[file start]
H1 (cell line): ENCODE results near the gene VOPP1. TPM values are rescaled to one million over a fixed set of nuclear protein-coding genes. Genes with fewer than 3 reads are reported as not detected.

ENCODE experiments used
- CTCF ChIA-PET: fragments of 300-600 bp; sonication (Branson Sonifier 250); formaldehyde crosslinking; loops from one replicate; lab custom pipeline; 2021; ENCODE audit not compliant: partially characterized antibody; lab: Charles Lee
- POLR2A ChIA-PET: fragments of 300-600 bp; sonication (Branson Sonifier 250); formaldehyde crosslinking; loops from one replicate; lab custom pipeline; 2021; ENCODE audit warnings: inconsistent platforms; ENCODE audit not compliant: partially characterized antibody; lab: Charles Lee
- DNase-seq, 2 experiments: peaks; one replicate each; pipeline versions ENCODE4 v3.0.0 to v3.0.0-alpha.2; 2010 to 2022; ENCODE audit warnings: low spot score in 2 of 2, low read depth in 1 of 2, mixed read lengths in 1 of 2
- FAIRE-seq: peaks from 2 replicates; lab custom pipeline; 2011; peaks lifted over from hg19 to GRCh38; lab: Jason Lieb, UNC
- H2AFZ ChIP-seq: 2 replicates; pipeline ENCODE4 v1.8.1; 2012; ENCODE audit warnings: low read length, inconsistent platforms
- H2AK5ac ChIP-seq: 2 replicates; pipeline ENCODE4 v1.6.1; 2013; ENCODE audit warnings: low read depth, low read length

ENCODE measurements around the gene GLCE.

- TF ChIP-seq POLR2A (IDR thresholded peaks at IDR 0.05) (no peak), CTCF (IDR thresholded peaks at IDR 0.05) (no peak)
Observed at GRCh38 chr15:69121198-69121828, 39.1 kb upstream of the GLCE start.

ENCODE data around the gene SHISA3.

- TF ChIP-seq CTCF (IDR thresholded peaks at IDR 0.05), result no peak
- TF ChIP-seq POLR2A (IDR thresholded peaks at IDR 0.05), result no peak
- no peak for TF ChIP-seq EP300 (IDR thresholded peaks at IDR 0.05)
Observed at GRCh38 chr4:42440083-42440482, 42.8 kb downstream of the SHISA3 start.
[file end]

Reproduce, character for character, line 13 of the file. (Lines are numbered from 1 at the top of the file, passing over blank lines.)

- TF ChIP-seq CTCF (IDR thresholded peaks at IDR 0.05), result no peak